"We’re a very conscious, intelligent region that has a diverse economy," Luciani said.

One of the Traverse City chamber’s most effective programs for raising awareness — and for helping kick-start corporate energy-efficiency measures — is a revolving loan program that funds equipment upgrades, managed by a local economic development fund, Venture North, along with the local utility, Traverse City Light & Power. Local businesses can borrow up to $50,000 for up to five years at interest rates of zero to 5 percent for these improvements. As businesses pay off their loans, the fund opens up for improvements. "The money keeps coming back," Luciani said.

Environmental benefits equal economic benefits

In Fayetteville, Arkansas — close to the headquarters sites of both giant retailer Walmart and food processor Tyson — the local chamber encourages energy efficiency measures through a six-year-old program called Greenway (PDF).

To participate, businesses submit to an independent audit of their energy consumption, waste management policies, water usage, procurement processes, how well they promote environmental awareness in the workplace with responsible commuting polices and so forth. If a company passes, it can market itself as Greenway accredited. So far, 33 organizations have earned the right to market this recognition, according to the chamber’s website.

"Sustainable business practices are something that every business would like to have, at least without having to write a big check," said Steve Clark, president and CEO of the Fayetteville Chamber of Commerce, which represents about 1,200 companies in the area.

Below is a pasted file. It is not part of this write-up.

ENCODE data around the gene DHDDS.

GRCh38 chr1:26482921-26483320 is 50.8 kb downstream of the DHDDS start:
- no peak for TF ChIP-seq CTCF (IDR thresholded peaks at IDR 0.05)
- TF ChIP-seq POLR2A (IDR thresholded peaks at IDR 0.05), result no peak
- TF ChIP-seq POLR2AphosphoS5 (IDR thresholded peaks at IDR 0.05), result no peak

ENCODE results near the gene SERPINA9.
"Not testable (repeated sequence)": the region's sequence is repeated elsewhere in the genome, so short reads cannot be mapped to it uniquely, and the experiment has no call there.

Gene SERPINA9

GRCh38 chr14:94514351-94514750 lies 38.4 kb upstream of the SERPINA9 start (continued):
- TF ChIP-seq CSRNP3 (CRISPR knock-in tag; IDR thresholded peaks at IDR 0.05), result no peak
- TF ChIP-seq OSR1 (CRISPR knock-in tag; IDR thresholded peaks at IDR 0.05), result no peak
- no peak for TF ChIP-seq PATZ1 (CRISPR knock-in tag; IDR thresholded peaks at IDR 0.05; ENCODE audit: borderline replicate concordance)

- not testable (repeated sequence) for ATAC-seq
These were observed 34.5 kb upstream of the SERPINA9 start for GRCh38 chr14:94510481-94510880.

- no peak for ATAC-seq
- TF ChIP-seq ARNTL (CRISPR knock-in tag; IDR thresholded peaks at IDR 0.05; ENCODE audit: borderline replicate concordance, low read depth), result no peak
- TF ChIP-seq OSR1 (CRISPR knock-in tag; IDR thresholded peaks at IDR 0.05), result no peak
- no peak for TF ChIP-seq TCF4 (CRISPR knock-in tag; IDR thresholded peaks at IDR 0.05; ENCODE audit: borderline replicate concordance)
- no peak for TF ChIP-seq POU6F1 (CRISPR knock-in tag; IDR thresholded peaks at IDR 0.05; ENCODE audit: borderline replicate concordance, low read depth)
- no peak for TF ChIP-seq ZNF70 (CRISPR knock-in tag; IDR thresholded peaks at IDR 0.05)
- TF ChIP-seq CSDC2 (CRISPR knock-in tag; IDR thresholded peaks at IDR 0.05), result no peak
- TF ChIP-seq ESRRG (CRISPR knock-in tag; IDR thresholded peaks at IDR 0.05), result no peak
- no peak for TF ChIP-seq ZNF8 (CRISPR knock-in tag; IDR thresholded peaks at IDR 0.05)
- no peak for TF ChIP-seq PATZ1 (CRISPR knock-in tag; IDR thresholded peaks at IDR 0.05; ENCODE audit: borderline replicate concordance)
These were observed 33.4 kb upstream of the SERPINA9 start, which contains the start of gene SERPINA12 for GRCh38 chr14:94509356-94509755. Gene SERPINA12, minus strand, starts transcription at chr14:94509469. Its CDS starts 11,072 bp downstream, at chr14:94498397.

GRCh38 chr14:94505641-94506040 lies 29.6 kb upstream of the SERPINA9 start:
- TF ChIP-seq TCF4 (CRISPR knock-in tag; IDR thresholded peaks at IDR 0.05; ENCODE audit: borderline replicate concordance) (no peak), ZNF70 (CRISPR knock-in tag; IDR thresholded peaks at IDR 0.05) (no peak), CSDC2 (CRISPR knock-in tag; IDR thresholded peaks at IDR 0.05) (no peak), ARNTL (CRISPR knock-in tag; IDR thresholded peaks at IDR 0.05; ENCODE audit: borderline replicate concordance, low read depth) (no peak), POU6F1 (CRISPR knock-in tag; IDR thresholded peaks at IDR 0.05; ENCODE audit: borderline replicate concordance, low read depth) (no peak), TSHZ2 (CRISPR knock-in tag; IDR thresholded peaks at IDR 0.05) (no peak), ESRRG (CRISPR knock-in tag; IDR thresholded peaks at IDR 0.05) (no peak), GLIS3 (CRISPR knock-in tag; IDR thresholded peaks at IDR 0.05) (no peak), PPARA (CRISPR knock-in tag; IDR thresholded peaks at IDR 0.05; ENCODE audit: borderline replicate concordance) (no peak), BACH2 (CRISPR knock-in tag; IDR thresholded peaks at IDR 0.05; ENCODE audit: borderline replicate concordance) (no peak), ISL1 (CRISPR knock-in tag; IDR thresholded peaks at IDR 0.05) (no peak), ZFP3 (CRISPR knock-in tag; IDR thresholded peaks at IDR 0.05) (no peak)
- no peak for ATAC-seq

The program’s visibility is changing habits throughout the Fayetteville region, Clark said. One way that the chamber has encouraged some companies to take the risk of a Greenway audit is by agreeing not to disclose when someone fails. Instead, the business is given specific recommendations for making changes and receives a chance to try again. The certification isn’t perpetual; it must be renewed every two years, recognizing that what counts as a hallmark of efficiency will change over time.

 

Farther west in Salt Lake City, the 8,000-business chamber of commerce prioritizes initiatives that make the link between reducing emissions and long-term regional viability more obvious, said Ryan Evans, vice president of business and community relations for the organization, which also participated in the video series. "We made it an economic development issue rather than an environmental issue," he said.

One ongoing campaign the chamber aligns itself closely is the Clear the Air Challenge, which pits participants against each other annually in a month-long competition to reduce the use of single-occupancy vehicles throughout the region. The contest has been ongoing since 2009, as a measure to help address excess ozone and other air pollution during summer months. Last year, the effort reduced emissions by 3,600 tons and save an estimated $5.5 million, according to the challenge’s website. More than 92 percent of last year’s participants were part of corporate teams, Evans said.

"Lots of businesses were doing things proactively, because of the bottom-line benefits," Evans said. "The less you use, the more you save."

The array at the Rio Tinto stadium is the fourth largest solar installation at a U.S. professional sports facility.

The Utah chamber, which also has influence at the state level, is also working on ways to draw more attention to renewable energy development going on throughout the region. According to data from the Utah Geological Survey, almost 166 megawatts of new utility-scale solar generating capacity was installed in the state during 2015. By 2017, there could be almost 850 MW of solar energy online, more than for any other clean energy alternative combined.

Elsewhere, smaller installations are helping draw visibility to renewables. One example is the 6,500-panel, 2.1-MW project recently activated at the Rio Tinto Stadium. The array, which covers the parking structures, will handle about 73 percent of the facility’s power needs. It’s the largest commercial array in the state. "That’s something the chamber needs to embrace," Evans said.